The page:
Design indoor conditions - what are the comfort requirements? - Target temperatures and relative humidity. (for human comfort usually 21C and 50%RH) Design outdoor conditions - Geographic location. - Winter and summer dimension. - Use ASHRAE data.
Equipment then sized to meet Design Conditions

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System Components
What do we need to monitor 1. Temperature For heat transfer the final control element is a valve positioned by an actuator that controls the flow of water/steam. 2. Relative Humidity Correction can be humidifier and dehumidifier. 3. CO2- Damper positioned by an actuator controlling flow of fresh air into the system. 4. Static Pressure sensor Fan speed control. 5. Outside air Temp/RH 6. Filter status 7. Fan status

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Energy Use
Typical commercial building

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System Components
Boilers 1 produce hot water (or sometimes steam) for distribution to the working space. This is done either by heating coils 2 which heat circulated air, or through hot water pipes to radiators 3 Cooling equipment 4 chills water and circulates through cooling coils 5. Air is then blown through the chilled water coils into the space 6. As part of the refrigeration cycle, heat must also be rejected from the system via a cooling tower or air condenser 7. Pumps are used throughout the system to circulate the chilled and hot water to the required areas throughout the building. Stale air is extracted, usually using a fan, via separate ducts and expelled outside 8

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System Components
Controls are used to orchestrate the heat transfer process. They turn equipment on or off and adjust chillers and boilers, air and water flow rates, temperatures and pressures. A controller incorporating one or more temperature sensors 9 inside the workspace sends a signal to the heating or cooling coil actuators. When there is a demand for heating or cooling the controls also send a signal to the chiller and boiler to enable as required. Chillers and boilers often have their own control panels.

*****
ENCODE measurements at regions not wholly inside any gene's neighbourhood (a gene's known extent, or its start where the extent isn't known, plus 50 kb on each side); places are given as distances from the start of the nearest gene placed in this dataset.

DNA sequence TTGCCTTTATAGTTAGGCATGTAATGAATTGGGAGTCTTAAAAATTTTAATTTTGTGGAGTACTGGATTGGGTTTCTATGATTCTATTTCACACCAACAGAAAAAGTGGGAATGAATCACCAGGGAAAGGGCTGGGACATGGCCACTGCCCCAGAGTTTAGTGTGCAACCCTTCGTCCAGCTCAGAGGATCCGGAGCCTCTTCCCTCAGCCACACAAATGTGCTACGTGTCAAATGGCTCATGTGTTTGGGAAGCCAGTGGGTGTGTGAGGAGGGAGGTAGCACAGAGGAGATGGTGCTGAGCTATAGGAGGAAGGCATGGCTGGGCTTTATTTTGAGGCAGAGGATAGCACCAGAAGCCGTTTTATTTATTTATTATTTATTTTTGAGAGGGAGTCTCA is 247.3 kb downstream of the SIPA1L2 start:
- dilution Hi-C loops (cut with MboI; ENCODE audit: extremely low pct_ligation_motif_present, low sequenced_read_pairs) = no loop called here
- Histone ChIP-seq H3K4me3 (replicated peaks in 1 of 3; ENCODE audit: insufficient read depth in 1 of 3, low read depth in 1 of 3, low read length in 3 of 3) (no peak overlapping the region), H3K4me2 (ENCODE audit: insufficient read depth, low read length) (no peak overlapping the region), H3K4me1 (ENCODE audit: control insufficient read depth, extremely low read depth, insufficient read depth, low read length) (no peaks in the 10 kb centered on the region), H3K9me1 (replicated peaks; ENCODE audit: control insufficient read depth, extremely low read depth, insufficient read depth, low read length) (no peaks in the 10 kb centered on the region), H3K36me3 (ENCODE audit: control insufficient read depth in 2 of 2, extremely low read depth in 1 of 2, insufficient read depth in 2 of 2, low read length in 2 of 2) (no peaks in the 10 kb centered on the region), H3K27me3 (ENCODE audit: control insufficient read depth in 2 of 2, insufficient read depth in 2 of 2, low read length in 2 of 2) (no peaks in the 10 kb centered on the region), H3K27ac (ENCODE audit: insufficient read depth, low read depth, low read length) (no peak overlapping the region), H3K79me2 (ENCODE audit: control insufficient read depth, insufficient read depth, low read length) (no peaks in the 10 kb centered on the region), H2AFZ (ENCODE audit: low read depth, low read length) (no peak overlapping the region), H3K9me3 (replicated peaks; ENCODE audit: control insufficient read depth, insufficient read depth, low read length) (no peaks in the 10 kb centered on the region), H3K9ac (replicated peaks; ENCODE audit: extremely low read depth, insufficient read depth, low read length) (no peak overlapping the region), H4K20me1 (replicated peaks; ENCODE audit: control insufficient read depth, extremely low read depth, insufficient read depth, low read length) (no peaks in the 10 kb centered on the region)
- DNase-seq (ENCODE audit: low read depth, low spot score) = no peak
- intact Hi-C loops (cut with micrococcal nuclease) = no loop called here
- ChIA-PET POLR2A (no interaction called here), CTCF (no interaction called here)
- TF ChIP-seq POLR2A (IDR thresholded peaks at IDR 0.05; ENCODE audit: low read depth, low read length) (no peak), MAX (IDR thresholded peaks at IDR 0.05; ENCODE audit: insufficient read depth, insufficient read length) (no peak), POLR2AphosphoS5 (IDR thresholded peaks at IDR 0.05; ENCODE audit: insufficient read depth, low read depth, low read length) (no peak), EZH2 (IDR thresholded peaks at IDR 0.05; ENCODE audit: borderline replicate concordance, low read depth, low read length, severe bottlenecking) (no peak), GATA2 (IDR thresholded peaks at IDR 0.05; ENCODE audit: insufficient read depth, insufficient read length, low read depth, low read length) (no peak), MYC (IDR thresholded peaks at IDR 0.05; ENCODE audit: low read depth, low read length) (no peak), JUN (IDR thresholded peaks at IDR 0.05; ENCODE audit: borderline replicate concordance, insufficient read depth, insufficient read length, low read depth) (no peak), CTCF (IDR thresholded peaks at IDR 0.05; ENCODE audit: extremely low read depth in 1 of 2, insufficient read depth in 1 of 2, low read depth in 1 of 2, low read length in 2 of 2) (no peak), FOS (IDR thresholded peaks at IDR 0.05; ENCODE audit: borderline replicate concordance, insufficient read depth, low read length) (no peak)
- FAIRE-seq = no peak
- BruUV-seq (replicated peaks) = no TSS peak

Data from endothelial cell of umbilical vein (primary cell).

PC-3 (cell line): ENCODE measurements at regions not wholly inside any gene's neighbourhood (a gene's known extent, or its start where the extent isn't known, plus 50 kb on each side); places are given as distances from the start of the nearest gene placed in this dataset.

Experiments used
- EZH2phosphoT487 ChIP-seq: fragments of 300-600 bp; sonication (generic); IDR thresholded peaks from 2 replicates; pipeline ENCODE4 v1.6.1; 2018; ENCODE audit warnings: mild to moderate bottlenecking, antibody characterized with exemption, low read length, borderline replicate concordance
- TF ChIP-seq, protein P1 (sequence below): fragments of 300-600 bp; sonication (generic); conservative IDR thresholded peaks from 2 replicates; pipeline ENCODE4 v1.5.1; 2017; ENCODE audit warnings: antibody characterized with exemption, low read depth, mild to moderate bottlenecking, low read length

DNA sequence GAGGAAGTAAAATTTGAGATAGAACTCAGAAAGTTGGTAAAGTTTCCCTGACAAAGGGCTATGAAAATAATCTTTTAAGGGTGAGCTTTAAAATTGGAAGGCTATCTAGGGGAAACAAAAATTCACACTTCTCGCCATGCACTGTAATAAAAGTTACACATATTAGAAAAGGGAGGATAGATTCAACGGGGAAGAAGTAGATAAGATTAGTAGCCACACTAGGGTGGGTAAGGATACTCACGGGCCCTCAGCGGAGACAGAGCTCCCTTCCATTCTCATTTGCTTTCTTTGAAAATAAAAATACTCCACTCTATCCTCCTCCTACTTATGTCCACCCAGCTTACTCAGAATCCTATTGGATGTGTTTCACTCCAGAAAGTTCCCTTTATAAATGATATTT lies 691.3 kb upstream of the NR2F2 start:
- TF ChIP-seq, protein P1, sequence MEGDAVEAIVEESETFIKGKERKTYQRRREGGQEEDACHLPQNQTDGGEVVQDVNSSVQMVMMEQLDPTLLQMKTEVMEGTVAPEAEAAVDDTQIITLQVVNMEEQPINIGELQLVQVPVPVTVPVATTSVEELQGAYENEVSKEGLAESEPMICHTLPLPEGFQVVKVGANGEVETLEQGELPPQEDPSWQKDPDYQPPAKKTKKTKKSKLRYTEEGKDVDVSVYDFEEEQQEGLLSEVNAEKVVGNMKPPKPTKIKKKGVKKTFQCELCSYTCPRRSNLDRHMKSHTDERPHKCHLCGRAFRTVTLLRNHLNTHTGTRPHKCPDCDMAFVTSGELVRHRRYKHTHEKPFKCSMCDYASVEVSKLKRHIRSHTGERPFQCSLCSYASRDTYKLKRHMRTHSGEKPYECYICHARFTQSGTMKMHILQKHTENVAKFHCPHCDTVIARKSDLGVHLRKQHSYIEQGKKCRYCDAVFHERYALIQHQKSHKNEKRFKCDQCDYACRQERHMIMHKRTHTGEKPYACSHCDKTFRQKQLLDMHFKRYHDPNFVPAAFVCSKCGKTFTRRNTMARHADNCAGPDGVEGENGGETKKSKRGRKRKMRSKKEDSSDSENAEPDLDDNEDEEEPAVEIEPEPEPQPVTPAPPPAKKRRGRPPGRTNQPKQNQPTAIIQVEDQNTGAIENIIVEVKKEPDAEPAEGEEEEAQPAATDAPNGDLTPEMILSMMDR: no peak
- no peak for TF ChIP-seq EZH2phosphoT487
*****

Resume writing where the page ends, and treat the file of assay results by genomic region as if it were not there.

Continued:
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Boilers Hot Water Boiler


Hot Water (kW out)
Heat Coil

Basic Hot Water Loop

Heat Coil

kW transferred to air HEAT! fuel (kW in)

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Boilers

Steam Boiler
Steam (kW out)
Heat Coil

Steam traps

Basic Steam Loop

Heat Coil

fuel (kW in)

kW transferred to air HEAT!

condensate

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Commercial Boiler Design

Staged boilers

Base Loading smaller/larger

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Boiler Combustion Principles Laws of Thermal Dynamics:


1st law of thermodynamics - law of conservation; energy cannot be created or destroyed. But it can be changed from one form to another. Chemical energy is released during conversion; Hydrogen (H) + Carbon (C) + Oxygen (O2) > chemical reaction = energy release, thermal energy (heat). Elements recombine into new compounds; carbon dioxide (CO2) + water vapor (H2O) = gases of combustion. 2nd law; heat always flows from high temp to low temp.

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Combustion Principles Making Heat:


Combustion requires fuel, heat, oxygen. Products of combustion: CO2 H 2O N2 Heat (kWh)

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Condensing Boiler